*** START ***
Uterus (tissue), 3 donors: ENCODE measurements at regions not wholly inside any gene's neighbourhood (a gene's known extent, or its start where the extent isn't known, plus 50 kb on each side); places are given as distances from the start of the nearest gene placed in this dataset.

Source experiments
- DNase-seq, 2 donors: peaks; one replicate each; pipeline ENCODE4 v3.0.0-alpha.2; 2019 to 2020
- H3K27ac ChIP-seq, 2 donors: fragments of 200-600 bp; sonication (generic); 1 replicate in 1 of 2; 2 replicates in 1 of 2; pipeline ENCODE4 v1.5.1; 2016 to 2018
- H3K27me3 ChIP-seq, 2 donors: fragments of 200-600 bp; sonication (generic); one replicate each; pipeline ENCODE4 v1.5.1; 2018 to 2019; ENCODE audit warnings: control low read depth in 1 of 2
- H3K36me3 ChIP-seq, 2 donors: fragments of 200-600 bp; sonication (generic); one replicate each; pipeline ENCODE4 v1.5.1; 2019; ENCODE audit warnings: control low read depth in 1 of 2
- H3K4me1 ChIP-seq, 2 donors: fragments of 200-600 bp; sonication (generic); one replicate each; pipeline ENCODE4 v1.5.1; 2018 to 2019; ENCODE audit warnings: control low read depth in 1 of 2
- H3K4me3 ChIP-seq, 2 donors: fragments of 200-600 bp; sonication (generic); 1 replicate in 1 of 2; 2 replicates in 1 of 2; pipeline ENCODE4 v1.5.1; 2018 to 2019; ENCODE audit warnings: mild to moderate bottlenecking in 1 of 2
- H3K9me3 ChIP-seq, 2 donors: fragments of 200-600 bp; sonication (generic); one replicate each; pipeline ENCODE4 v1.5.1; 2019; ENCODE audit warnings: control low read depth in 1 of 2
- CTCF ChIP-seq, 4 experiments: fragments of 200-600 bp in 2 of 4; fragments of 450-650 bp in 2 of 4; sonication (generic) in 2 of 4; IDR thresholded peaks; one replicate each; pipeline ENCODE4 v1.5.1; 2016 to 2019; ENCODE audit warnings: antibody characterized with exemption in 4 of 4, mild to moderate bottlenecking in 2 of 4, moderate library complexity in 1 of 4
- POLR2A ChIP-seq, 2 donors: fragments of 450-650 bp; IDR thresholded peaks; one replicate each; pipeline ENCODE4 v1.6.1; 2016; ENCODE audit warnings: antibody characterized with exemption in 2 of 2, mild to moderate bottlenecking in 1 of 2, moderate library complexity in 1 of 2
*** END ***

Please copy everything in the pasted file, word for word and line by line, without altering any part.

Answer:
Uterus (tissue), 3 donors: ENCODE measurements at regions not wholly inside any gene's neighbourhood (a gene's known extent, or its start where the extent isn't known, plus 50 kb on each side); places are given as distances from the start of the nearest gene placed in this dataset.

Source experiments
- DNase-seq, 2 donors: peaks; one replicate each; pipeline ENCODE4 v3.0.0-alpha.2; 2019 to 2020
- H3K27ac ChIP-seq, 2 donors: fragments of 200-600 bp; sonication (generic); 1 replicate in 1 of 2; 2 replicates in 1 of 2; pipeline ENCODE4 v1.5.1; 2016 to 2018
- H3K27me3 ChIP-seq, 2 donors: fragments of 200-600 bp; sonication (generic); one replicate each; pipeline ENCODE4 v1.5.1; 2018 to 2019; ENCODE audit warnings: control low read depth in 1 of 2
- H3K36me3 ChIP-seq, 2 donors: fragments of 200-600 bp; sonication (generic); one replicate each; pipeline ENCODE4 v1.5.1; 2019; ENCODE audit warnings: control low read depth in 1 of 2
- H3K4me1 ChIP-seq, 2 donors: fragments of 200-600 bp; sonication (generic); one replicate each; pipeline ENCODE4 v1.5.1; 2018 to 2019; ENCODE audit warnings: control low read depth in 1 of 2
- H3K4me3 ChIP-seq, 2 donors: fragments of 200-600 bp; sonication (generic); 1 replicate in 1 of 2; 2 replicates in 1 of 2; pipeline ENCODE4 v1.5.1; 2018 to 2019; ENCODE audit warnings: mild to moderate bottlenecking in 1 of 2
- H3K9me3 ChIP-seq, 2 donors: fragments of 200-600 bp; sonication (generic); one replicate each; pipeline ENCODE4 v1.5.1; 2019; ENCODE audit warnings: control low read depth in 1 of 2
- CTCF ChIP-seq, 4 experiments: fragments of 200-600 bp in 2 of 4; fragments of 450-650 bp in 2 of 4; sonication (generic) in 2 of 4; IDR thresholded peaks; one replicate each; pipeline ENCODE4 v1.5.1; 2016 to 2019; ENCODE audit warnings: antibody characterized with exemption in 4 of 4, mild to moderate bottlenecking in 2 of 4, moderate library complexity in 1 of 4
- POLR2A ChIP-seq, 2 donors: fragments of 450-650 bp; IDR thresholded peaks; one replicate each; pipeline ENCODE4 v1.6.1; 2016; ENCODE audit warnings: antibody characterized with exemption in 2 of 2, mild to moderate bottlenecking in 1 of 2, moderate library complexity in 1 of 2